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A Day in the Life of ISID Emerging Leader Laura Beatriz Talarico

The COVID-19 pandemic has changed everybody's life to some extent. What used to be an organized, planned day in my everyday life became mere chaos when the pandemic began last year. Being a mother of two school-age children and a virology researcher at the infectious disease laboratory of a children's referral hospital in Buenos Aires, the capital and largest city of Argentina, was very difficult to handle at first. As the months went by, and with the invaluable support of my husband, who also had to organize his work and everyday duties, we adapted to our new routine.

Initially, homeschooling my 7- and 10-year-old sons was my first priority and took up most of my time as we got into our new normal. Once they adjusted to their new reality of online lessons, got used to interacting with their teachers and classmates on the computer, began doing their school work more independently, and managing their class schedules, I could devote more time to my research studies on virology.

My main research studies, which were focused primarily on dengue virus, needed to be expanded and diversified. In the short term, I became involved in studies related to COVID-19 in pediatrics as well as in adult populations. Working on dengue virus, not only on the mechanisms of disease immunopathogenesis and the discovery of natural antivirals, but also with human populations, has shaped my studies and led me towards translating laboratory findings in early therapeutic intervention measures, which is the main goal of my research.

An overwhelming amount of information regarding COVID-19 arises daily as new data become available. Writing research grants to several funding agencies during this hectic time needed to be done fast and efficiently. Since there were more unknown features of this virus than known, many ideas emerged, and I was able to plan interesting studies. Contributing to understanding this disease is challenging. Evaluating the immune response in children and adults and unveiling the different clinical spectra and the underlying mechanisms of the disease is the aim of these studies. Living through this pandemic is challenging for everyone, but knowing that I am contributing to its understanding and resolution is encouraging and makes me proud to be a virologist.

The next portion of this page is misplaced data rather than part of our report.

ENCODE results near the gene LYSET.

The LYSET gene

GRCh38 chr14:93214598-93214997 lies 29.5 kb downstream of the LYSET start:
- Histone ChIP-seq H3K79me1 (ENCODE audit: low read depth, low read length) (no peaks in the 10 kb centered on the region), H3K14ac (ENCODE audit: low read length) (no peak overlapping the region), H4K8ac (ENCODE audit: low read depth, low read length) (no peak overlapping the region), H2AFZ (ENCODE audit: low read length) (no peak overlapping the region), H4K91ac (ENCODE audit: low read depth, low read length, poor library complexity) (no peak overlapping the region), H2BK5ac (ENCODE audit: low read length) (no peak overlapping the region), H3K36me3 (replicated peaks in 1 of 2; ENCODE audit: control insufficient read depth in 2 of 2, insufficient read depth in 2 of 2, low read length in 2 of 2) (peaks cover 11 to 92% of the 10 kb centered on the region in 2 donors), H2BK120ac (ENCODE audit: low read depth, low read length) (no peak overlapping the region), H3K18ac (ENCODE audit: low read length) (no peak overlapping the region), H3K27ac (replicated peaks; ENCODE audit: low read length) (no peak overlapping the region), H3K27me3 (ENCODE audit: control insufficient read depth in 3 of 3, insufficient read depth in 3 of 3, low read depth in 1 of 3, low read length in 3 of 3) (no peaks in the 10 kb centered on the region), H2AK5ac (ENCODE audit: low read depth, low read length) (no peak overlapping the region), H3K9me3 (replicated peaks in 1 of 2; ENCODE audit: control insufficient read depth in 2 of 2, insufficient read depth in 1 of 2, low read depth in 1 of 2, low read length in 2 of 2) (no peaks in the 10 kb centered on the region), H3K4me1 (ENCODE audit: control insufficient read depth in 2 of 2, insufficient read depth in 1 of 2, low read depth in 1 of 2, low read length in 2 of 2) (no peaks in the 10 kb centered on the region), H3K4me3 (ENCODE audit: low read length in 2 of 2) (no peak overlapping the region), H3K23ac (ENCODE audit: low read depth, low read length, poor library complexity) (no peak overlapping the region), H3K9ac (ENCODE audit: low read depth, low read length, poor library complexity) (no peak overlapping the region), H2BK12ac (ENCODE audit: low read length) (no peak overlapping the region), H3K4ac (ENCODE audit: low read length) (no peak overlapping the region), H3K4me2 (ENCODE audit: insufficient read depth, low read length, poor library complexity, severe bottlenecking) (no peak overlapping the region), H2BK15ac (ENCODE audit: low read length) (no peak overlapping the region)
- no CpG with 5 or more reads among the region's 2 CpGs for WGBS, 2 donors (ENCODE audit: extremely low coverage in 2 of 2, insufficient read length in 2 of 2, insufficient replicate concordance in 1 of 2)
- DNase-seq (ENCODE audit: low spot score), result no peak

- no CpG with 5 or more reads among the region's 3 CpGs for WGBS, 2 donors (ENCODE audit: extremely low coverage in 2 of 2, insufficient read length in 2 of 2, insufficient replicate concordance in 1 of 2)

Every day I teach my children that everything they yearn to achieve in life needs effort, dedication, optimism, self-confidence and, most importantly, passion. Staying up late at night finishing the report of experiments, replying to emails and writing manuscripts can be exhausting, but it is worth it because I am following my goals and doing my part during this COVID-19 pandemic. Likewise, advising students and fellows on their laboratory projects and scientific careers allows me to leave them a legacy of my experience and skills, which is also very rewarding.

Pandemic times, although uncertain and puzzling, have taught us many things including how to appreciate and enjoy the pleasant little moments of everyday life, to care for our loved ones and others, and to think of the needs of others and act in pursuit of it. We represent only a small part of this world and with our joint efforts we can contribute with our grain of sand to the well-being of our communities and our countries.  

Dr. Laura Talarico is an investigator from the National Scientific and Technical Research Council in Argentina. She has a Ph.D. in Biological Chemistry for studies on the antiviral activity of natural compounds against dengue virus. Dr. Talarico has performed post-doctoral studies at the University of Buenos Aires and at Washington University School of Medicine in St. Louis, MO, USA. She has worked at Fundación INFANT, in Buenos Aires, where her research was focused on basic virology as well as translational studies, developing an immunocompetent mouse model of dengue virus secondary infection for the study of the mechanisms of dengue disease, and participating in clinical projects in Argentina and Paraguay, aimed to characterize the immune response of children and adults with dengue and severe dengue. Currently, she is working at the Department of Medicine, Ricardo Gutierrez Children’s Hospital, Buenos Aires. Her research mainly focuses on the immune response against dengue and Zika virus infections. Furthermore, she is participating in clinical projects aimed to study predictive markers for severity in pediatric respiratory viral infections, including COVID-19. The ultimate aim of her work is to identify viral, immunological and physiological factors involved in viral infections of public health significance that will likely contribute to better assessment of these infections in vulnerable populations.

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